- The Births, Deaths, and Rebirths of Great American Cities
In 1800, the largest American municipality housed just over 60,000 people on a network of dirt roads and wooden structures. One hundred years later, New York City housed almost 3.5 million people amid mazes of pipes, wires, pavement, and ever-growing buildings surrounding lushly forested Central Park (itself designed and created at mid-century). By this time, dozens of American cities surpassed New York's population at the dawn of the new republic. Along the way, humans continually reconfigured waterways, land, and the built environment, transforming forests and fields into a powerful, industrialized nation.
How and why this growth happened involved great economic, organizational, and environmental changes, affecting both individual cities and the nation at large. These two books have very different methodologies, scopes, and concerns, yet both enhance our understandings of the nineteenth-century American city. They are also outstanding products of the environments in which they developed, originating as doctoral dissertations, each firmly in the school of the author's respective advisors. Both, however, make contributions beyond the existing literature.
Michael Rawson's book is an environmental history, joining a growing literature on American urban environmental studies. Many of these take the form of edited volumes, allowing the reader multiple perspectives on water purification, waste and pollution management, environmental inequalities, and the establishment of parklands. Rawson takes a different approach, opting to write a unified monograph that explicitly shows how human culture, economics, and politics reshaped the land and water of Boston in the wake of the War of Independence. [End Page 264]
The reader quickly realizes that Rawson's organization and elegant writing reflect those of his mentor William Cronon, who galvanized profiles of urban environments with his epic 1991 study of Chicago's effects on the environments and economies of its hinterlands, Nature's Metropolis. While a significantly more compact volume, Eden on the Charles echoes Nature's Metropolis in its approach to place, with chapters arranged thematically around such topics as Boston Commons; the quest for healthy, abundant water; and the harbor. Rawson has taken more care than Cronon did to emphasize human agency in this transformation. The Bostonians of Eden on the Charles are people with religions, ethnicities, classes, and cultures struggling over how the city's land, water, and people would be managed as the area developed.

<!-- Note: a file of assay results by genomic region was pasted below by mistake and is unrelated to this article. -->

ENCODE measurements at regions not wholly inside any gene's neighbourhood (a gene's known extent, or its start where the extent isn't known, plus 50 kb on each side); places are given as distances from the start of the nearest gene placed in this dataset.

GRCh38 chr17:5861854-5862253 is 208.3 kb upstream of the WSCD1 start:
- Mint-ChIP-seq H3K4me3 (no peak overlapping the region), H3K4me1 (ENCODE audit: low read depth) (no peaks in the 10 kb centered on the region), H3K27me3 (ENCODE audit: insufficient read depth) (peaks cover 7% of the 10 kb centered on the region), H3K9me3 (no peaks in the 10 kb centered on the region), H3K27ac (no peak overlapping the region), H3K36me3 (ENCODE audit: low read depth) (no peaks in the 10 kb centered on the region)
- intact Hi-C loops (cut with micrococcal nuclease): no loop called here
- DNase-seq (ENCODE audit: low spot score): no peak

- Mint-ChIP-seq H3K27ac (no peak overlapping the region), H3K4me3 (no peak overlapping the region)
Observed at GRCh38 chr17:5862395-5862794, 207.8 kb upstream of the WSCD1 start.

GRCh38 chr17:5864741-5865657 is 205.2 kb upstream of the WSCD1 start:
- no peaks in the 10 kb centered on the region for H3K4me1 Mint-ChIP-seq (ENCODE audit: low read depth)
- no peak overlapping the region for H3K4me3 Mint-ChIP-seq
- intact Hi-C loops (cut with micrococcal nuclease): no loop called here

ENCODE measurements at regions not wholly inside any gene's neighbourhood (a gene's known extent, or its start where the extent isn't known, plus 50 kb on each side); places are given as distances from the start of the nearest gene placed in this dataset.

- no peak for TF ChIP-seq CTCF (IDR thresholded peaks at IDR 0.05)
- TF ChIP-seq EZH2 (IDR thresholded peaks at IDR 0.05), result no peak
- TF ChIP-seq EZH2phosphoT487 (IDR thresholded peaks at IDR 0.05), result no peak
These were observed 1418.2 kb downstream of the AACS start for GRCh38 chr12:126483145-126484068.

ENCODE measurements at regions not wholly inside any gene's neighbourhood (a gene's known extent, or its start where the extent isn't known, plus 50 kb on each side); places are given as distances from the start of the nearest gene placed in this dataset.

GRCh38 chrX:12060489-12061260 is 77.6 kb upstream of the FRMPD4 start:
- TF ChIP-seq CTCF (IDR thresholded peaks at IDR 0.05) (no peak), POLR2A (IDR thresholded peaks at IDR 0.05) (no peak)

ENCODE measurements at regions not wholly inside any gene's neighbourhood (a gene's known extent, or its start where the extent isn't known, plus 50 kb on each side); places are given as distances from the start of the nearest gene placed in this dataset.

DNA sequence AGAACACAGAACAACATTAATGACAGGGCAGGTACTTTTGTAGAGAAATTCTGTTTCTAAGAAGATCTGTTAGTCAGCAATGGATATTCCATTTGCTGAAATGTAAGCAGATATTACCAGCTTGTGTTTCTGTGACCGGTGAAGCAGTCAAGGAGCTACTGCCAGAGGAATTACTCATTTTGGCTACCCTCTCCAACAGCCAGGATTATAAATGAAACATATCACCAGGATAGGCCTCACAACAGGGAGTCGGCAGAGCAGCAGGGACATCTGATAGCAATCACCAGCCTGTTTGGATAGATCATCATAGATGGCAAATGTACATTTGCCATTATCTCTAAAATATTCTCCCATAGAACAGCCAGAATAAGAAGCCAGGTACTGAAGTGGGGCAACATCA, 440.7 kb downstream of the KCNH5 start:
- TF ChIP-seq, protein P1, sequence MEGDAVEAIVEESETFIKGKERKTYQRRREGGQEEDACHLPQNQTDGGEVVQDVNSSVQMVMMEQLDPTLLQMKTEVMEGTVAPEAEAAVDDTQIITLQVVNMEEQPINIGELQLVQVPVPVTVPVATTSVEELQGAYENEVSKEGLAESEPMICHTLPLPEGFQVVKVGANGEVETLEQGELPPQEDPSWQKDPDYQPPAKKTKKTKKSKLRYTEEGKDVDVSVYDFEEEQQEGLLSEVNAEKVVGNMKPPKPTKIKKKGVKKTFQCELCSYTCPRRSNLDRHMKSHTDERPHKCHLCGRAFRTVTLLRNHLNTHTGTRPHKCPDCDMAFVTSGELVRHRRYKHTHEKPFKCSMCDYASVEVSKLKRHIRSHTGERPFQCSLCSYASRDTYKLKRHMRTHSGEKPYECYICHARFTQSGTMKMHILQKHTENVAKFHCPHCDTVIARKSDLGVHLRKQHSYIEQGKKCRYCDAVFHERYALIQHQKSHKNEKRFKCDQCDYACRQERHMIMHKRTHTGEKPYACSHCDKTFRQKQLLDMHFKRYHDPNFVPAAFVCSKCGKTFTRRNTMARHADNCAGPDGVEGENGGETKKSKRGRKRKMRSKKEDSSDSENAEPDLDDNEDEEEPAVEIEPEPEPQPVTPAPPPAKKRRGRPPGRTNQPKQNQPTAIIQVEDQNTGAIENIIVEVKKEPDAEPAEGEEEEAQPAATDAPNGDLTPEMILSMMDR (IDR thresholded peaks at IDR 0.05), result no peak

The result is an engaging window into the changing social fabric of Boston as mass migration made the city more Irish and more Catholic over the course of the nineteenth century—and how the Brahmins responded to their unease at these changes by reshaping Boston into a more sanitized, tamed version of nature. Yet nature, in the form of topography, the harbor, and the Charles River, imposed limits on growth, helping spur suburban expansion outward from the harbor. Communities such as Roxbury, Cambridge, and Brookline grew during the nineteenth century, and each faced questions on the comprehensiveness and cost of services. The paths each community took to annexation or independence are considered at length, revealing the complexity of urban growth at the end of the nineteenth century. Such an approach will benefit scholars seeking to write similar treatments of other metropolitan areas at the turn of the twentieth century.
I could say the same about the book's treatment of harbor development or of battles over public space in the early nineteenth century. The book works so well because Rawson carefully grounds his study in the extensive historiographies of urban history and environmental history, both in the classes of half a century ago and the recent studies of the urban environment that grew in the wake of Nature's Metropolis and Adam Rome's The Bulldozer in the Countryside over the past two decades. The attention to the historiography (from Sam Bass Warner Jr.'s...